Friday, 15 February 2013

Coroner recommends

Search Google NZ for "Coroner recommends" and you'll find:
The Coroners Act 2006 empowers coroners:
to make specified recommendations or comments (as defined in section 9) that, in the coroner's opinion, may, if drawn to public attention, reduce the chances of the occurrence of other deaths in circumstances similar to those in which the death occurred; 
Persons appointed as Coroner "must have held a practising certificate as a barrister or solicitor for at least 5 years."

I'm sure that these are all smart and diligent people. I'm also sure that there is no required training in cost-benefit analysis in a legal degree.

The problem seems to be in the Act. Pretty much anything that could reduce the chances of particular forms of death can be recommended; there's no consideration anywhere of costs. It's fine to say that that's Parliament's job. But Coronorial recommendations carry some weight - people take them as being something more than "This is something that could save lives, but I have no clue whether it's worth it because I have zero training in policy assessment and cost-benefit analysis, so somebody else better figure out whether we'd be wasting a whole ton of resources in enacting it; moreover, the Act specifically asks me to just name any darned thing that might help even if it would cost a trillion dollars and save a life every fifty years."

I'd be willing to bet that a reasonable proportion of the above recommendations would fail any serious cost-benefit analysis. Mandatory high vis clothing for cyclists, licenses for nail guns, and mandatory skateboard helmets all seem exceptionally unlikely to pass any kind of "is this a reasonable policy" test.

This economist recommends that either Coroners get training in cost-benefit analysis, or start noting the limitations of their recommendations.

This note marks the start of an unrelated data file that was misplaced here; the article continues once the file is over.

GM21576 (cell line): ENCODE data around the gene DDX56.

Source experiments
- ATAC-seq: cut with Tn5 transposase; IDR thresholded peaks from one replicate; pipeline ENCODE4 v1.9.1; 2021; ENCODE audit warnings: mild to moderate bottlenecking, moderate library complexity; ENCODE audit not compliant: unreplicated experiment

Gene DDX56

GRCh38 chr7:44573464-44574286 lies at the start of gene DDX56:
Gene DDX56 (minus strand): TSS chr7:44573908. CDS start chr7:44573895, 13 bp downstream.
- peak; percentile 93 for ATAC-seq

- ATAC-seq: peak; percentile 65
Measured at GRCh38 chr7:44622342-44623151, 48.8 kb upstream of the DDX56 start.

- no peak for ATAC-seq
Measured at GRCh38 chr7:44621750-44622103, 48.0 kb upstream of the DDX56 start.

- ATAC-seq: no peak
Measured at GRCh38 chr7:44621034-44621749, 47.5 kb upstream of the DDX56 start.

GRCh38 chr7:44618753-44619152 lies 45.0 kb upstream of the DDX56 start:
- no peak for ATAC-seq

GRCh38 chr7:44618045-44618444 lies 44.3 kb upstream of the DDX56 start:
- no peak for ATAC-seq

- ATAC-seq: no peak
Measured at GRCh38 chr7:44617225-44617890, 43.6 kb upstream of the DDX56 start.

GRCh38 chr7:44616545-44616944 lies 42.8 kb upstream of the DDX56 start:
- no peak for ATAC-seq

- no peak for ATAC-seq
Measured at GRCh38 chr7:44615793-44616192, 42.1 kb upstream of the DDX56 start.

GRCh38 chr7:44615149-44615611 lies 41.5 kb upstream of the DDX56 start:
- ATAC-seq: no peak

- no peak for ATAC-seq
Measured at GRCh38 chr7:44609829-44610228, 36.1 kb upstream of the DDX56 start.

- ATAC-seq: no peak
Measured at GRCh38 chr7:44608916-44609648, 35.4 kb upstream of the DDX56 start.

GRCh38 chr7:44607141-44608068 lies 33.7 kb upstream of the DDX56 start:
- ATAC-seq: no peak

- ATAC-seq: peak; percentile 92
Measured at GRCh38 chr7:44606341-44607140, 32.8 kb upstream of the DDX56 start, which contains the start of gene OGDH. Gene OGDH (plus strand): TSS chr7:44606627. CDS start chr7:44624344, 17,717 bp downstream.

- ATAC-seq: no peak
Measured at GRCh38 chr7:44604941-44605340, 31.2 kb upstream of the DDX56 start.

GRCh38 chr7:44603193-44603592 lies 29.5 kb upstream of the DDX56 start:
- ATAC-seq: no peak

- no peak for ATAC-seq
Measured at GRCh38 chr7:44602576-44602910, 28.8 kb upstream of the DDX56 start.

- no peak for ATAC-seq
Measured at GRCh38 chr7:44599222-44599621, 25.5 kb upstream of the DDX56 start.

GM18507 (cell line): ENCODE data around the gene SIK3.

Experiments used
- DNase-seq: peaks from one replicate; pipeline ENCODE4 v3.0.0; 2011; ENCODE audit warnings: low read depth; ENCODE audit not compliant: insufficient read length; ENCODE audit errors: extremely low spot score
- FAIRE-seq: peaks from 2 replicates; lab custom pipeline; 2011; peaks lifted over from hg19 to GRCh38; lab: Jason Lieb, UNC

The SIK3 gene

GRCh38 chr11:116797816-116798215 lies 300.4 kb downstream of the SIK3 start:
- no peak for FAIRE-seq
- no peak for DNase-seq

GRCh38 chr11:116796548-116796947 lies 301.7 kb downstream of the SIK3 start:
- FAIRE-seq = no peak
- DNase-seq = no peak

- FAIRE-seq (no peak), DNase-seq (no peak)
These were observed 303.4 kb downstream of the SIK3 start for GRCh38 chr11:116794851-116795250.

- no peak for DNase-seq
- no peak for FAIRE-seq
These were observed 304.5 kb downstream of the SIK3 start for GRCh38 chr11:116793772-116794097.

Update: Matt Nippert points out that the Chief Coroner wants it mandatory that government respond to Coroner recommendations. I would hope that the default response would be "The value of a statistical life for policy purposes in New Zealand is $3.8 million; the policy seems exceptionally likely to impose costs in excess of $3.8 million per statistical life saved. Please go away and come back with something reasonable."

Update 2: Russell Brown notes that the high visibility recommendation wasn't even based on the facts of that accident but rather on the coroner's "common sense". Egads.


  1. Yeah. They seem to be on a statutory mission to eradicate death (which is ironic given they're all quite old).

    "Coroner recommends evacuating entire population of NZ to someplace with less natural hazards, like Belgium"

  2. I'd favour eradicating death. These piecemeal things hardly seem likely to achieve it though. Coroner recommends pouring money into biotech to give us lizard-like regeneration powers.

  3. Coroner recommends instant fines for people who get too close to a glacier without authorisation:

    Coroner recommends "peer review" for decisions by search and rescue experts: This one in particular would probably cause more deaths than it saved, with delays in decision making, and also from a culture of blame that would encourage those in charge to send volunteers into dangerous situations when not necessary.

  4. Imagine the consulting opportunities for economists that only have to show coroners' recommendations cost < statistical life.

  5. Oh boy, yes. Let's make government responding to coroner things mandatory. Hadn't thought about that part.

  6. I thought I had the glacier one, but totally missed the sartec one. I only went through the first couple pages on the Google search.

  7. And if they achieved their mission, they'd be out of a job...

  8. Some of us card-carrying members of the Illuminati are lizard men. Welcome to your future overlords!